Lana Del Rey’s New Album is an Overhyped Bore

There’s this popular and annoying Twitter account called So Sad Today that posts depressive “deep” aphorisms that are clearly engineered to be retweeted by people who are feeling vaguely down and can’t articulate why — stuff like “i love when i’m not awake” and “just got a terrible feeling that I exist.” The account is run by Melissa Broder, an educated woman who is married, lives in LA, and has published four books. I don’t question the validity of her experience with mental illness, but I do find the way this account portrays depression to be rather distasteful. It’s this cutesy, faux-self-deprecating tone that many use on the internet, and it glorifies depression by turning it into a blandly relatable performance that doesn’t contain any real truth.

Lana Del Rey is the So Sad Today of musicians. Her new album,  Norman Fucking Rockwell, appeals to the same audience of disaffected young women, and it taps into very contemporary feelings of nostalgia and anxiety about the future. It’s a huge, ambitious album, and it has an undeniably appealing sound with its piano plus string arrangements and Del Rey’s vocals, which are gorgeous and full of longing, similar to Hope Sandoval’s. Despite these obvious positives, and some good songs like “Mariners Apartment Complex,” I find myself loathing this album because everything feels so fake and performatively sad.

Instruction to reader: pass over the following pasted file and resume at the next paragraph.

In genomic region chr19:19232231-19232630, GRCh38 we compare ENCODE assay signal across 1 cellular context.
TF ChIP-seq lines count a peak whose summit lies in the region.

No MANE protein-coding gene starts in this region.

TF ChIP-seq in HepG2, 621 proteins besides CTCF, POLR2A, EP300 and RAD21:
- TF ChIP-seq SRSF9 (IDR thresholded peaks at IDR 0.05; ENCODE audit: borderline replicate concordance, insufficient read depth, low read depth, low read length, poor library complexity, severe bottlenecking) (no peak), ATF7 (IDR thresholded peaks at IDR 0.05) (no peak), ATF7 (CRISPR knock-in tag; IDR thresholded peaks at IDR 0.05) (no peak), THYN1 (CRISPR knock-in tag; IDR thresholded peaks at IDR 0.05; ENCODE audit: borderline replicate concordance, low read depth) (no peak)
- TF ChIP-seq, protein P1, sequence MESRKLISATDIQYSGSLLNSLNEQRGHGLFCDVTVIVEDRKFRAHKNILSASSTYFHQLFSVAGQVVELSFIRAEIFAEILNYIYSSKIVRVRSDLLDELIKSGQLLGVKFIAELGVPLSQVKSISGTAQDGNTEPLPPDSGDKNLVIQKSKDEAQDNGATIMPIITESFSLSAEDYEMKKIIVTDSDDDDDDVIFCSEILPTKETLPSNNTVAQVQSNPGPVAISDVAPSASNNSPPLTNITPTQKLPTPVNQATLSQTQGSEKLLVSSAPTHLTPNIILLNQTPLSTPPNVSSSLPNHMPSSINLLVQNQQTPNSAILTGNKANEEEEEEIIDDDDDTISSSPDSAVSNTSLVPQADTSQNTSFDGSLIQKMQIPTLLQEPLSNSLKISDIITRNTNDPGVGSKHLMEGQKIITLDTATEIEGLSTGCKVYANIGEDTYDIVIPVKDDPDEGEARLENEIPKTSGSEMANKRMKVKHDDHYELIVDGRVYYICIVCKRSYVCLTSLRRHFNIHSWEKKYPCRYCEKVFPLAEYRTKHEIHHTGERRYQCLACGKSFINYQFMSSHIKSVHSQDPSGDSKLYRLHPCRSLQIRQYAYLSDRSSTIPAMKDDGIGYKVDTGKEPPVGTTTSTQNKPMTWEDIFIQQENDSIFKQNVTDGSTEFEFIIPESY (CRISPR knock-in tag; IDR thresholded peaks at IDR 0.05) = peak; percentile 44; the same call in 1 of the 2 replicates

Admittedly, this might be my contrarian instincts kicking in in response to the wave of hype surrounding this album, which has frankly been preposterous. But I can’t buy into this material, which is presented with such seriousness while taking on this silly and cliché 50s Americana aesthetic. Del Rey can sing and back herself with good production, but it never becomes anything to me other than some vapid tunes done in a style that has been performed by countless much more interesting artists. This nearly 70-minute album does not contain a single original thought or sound, yet it’s presented as this majestic, novel commentary on American life.

Norman Fucking Rockwell is so transparently ambitious and trying to be a Great American Album that it becomes unbelievably tedious despite its beautiful sound. A song like “Venice Bitch,” for instance, has no real reason to be nine minutes long except that this is an epic album that needs epic songs. Its long instrumental section tries to be mesmerizing and psychedelic but is really just some pointless noodling– it’s length for the sake of length. That song ends up being a microcosm of this album’s entire contrived self-indulgent vibe. Del Rey now believes she is an artist who has Something to Say about America and culture and everything else, so the album drags on and on with samey songs that are full of banal observations about how great things used to be, how she has no fucks to give, etc. There isn’t really poetry or depth in these lyrics, most of which sound like they were algorithmically generated to maximize likes on Instagram. Anyone pretending that these songs are some really deep exploration of the American Dream is out of their mind. I’ve read fortune cookies that had more insight.